European refiners are enjoying strong margins
Oil refining margins in Europe will stay strong into next year, but U.S. refiners may see their profit levels drop, dragged down by a fall in demand for their key product gasoline.
"Right now, European refiners are enjoying strong margins, especially simple refiners, because fuel oil is strong and refinery maintenance shutdowns are supporting distillates as well," Olivier Jakob with Petromatrix said.
Some analysts expect European refiners with larger yields to produce such middle distillate fuels as diesel and gas oil, which may turn out to be more profitable than gasoline.
Jason Kenney, ING's sector head of European oil/gas equity research, expects European margins to outperform U.S. margins as they have already done in the third quarter.
Kenney expects European refining margins on North Sea Brent to average $10 a barrel in the fourth quarter, $8.53 in 2008 and $8.50 next year, compared with an average $4.85 last year.
U.S. West Coast margins on Alaska North Slope ANS.L crude are expected to average $7.98 in the fourth quarter, $7.66 this year and $6.03 next year, compared with $15.08 a barrel now.
Traditionally, U.S. refiners post higher refining margins than their European peers as they have complex systems to turn cheap, low quality crude oil into fuels for the domestic market, where gasoline's share is the largest.
Mike Wittner, Societe Generale's Global Head of Oil Research, has raised European refining margins outlooks compared with late last year while lowering U.S. margins assumptions.
He expects a larger fall in U.S. margins than those of Europe.
"The new capacity is very sophisticated and it will put downward pressure on gasoline and gas oil but especially on gasoline," Wittner said. "In the U.S. what you will really see is downward pressure on gasoline."
Competition from new refining capacity coming online mainly from Asia, such as Reliance Industry's Jamnagar in India, is also likely to slash the margins of gasoline-oriented U.S. refineries more sharply, he said.
Wittner said U.S. 3-2-1 crack margins would average $10.76 a barrel this year and fall to $9.36 next year. European 5-2-2-1 margins would average $6.62 this year and $6.20 next year.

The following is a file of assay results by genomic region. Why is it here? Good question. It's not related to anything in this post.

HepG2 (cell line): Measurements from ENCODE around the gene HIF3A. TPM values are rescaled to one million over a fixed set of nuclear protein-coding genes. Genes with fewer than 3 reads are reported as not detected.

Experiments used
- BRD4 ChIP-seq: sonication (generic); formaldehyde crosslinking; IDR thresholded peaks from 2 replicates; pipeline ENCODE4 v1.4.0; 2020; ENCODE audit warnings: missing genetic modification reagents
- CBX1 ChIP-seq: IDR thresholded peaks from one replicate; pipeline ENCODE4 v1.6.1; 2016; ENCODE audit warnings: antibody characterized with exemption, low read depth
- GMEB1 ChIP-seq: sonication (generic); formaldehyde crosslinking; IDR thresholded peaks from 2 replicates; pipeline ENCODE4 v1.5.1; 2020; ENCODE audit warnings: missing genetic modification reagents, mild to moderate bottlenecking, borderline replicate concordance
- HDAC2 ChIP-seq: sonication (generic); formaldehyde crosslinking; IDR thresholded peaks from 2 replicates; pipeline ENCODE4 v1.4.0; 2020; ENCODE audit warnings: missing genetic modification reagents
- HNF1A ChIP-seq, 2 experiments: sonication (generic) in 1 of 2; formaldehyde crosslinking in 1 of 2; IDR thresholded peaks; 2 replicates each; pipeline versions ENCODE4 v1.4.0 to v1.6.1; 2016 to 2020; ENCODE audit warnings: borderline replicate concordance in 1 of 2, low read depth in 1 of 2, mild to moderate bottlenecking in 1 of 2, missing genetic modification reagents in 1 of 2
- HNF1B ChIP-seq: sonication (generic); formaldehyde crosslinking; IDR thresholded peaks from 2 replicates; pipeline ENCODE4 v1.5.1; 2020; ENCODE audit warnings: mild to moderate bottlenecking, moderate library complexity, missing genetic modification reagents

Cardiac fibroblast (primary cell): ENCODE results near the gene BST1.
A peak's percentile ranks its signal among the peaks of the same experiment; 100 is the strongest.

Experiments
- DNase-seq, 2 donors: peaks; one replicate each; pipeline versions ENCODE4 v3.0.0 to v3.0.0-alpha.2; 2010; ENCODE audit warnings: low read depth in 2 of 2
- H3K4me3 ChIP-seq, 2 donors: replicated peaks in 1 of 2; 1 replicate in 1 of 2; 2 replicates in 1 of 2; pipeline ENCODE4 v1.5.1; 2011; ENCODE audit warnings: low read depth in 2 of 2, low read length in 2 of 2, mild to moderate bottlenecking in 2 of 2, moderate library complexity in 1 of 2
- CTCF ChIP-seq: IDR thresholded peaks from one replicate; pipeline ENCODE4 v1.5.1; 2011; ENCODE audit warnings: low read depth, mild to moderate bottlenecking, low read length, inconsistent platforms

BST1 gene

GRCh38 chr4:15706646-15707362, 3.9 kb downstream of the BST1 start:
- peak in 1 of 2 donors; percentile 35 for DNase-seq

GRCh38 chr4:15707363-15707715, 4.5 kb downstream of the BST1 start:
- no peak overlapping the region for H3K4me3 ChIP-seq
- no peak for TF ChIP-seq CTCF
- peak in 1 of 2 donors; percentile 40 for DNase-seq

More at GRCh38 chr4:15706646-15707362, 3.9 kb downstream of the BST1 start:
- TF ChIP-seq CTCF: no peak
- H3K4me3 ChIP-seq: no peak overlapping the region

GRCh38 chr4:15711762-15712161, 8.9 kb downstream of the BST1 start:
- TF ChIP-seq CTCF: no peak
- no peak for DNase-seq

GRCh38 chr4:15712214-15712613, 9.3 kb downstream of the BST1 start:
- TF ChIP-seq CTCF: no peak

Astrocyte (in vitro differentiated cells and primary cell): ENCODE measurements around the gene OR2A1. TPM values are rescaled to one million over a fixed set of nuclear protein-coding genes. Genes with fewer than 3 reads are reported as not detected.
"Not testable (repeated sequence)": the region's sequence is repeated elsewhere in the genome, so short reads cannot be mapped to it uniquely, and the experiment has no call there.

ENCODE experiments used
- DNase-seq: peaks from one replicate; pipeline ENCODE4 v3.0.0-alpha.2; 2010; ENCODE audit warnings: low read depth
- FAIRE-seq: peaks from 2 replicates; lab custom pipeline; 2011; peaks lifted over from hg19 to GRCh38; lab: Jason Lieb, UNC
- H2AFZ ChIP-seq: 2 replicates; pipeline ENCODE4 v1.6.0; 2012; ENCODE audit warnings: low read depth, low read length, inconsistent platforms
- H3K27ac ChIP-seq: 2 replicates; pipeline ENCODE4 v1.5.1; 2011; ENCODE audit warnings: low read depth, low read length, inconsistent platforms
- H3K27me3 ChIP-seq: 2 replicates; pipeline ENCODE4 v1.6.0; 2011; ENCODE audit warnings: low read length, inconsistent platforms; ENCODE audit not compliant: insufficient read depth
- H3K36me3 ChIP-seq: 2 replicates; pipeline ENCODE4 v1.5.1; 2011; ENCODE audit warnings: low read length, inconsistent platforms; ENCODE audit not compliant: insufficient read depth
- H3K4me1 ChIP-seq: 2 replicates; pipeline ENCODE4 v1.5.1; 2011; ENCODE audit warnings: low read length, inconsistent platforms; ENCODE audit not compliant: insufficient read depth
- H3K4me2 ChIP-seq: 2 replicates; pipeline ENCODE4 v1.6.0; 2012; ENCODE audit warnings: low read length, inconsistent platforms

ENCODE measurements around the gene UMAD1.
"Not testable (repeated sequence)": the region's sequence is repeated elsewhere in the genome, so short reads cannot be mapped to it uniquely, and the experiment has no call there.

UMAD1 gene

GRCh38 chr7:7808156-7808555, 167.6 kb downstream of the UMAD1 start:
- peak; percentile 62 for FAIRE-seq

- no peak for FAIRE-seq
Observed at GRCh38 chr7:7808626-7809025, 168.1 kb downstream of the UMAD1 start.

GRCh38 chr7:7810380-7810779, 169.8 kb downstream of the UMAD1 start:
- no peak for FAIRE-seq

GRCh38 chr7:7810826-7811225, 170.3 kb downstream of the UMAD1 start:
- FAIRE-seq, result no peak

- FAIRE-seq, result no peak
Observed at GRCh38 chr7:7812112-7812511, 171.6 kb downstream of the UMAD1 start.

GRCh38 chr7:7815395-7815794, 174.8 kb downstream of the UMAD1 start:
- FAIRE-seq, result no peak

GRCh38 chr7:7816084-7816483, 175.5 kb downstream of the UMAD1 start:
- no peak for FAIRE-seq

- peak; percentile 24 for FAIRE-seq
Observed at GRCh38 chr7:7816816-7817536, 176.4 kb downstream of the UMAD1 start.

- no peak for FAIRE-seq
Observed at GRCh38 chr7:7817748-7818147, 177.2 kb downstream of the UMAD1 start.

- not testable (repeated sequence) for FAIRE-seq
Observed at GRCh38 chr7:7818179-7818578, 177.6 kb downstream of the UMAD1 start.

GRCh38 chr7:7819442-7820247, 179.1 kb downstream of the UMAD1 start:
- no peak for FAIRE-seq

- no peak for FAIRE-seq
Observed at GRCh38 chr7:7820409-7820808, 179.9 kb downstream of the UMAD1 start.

Futures markets suggests distillates are now more profitable than gasoline, which may remain a loss maker for several months.
Although global oil demand has been slowing this year due to the worldwide financial crisis, distillate fuels will account for much of the growth, supporting their values.
New York RBOB gasoline futures' crack to U.S. crude have fallen to negative this week, suggesting U.S. refiners might have made a loss of as much as $4.77 by processing a barrel of U.S. crude.
The forward curves show RBOB gasoline cracks would remain negative into January next year despite historically low levels of U.S. oil inventories.
"Under normal economic conditions, we should be seeing a spike in margins," an analyst with a hedge fund, who asked not to be named, said. "Just weak demand is capping it."
RBOB gasoline have been subdued below New York heating oil futures this year and it is likely to remain so at least into the middle of next year. RBOB normally becomes cheaper than heating oil only during winter in a seasonal pattern until last year.
Europe's distillate benchmark ICE gas oil futures are expected to be more expensive than New York heating oil, reflecting the fact that diesel cars are becoming increasingly popular at the expense of gasoline cars in the region.
The strength of distillate products may become more significant going into the winter heating season, while overall oil inventories in many key oil consuming regions in the Northern Hemisphere are now much below year-ago levels.
"We see some upside risks to middle distillate cracks going into this winter," Merrill Lynch said in its research note.
Investors could start to see the financial performance of refiners, even in the United States, reflect more significantly the stronger distillates and weaker gasoline.
Rating agency Moody's Investors Service upgraded Valero Energy Corp earlier this week.
"Valero is also one of the few refiners with sufficient hydrocracking capacity to significantly increase high margin diesel production, for export to strong European and Latin American diesel markets, and correspondingly decrease its weaker margin gasoline production," Moody's said.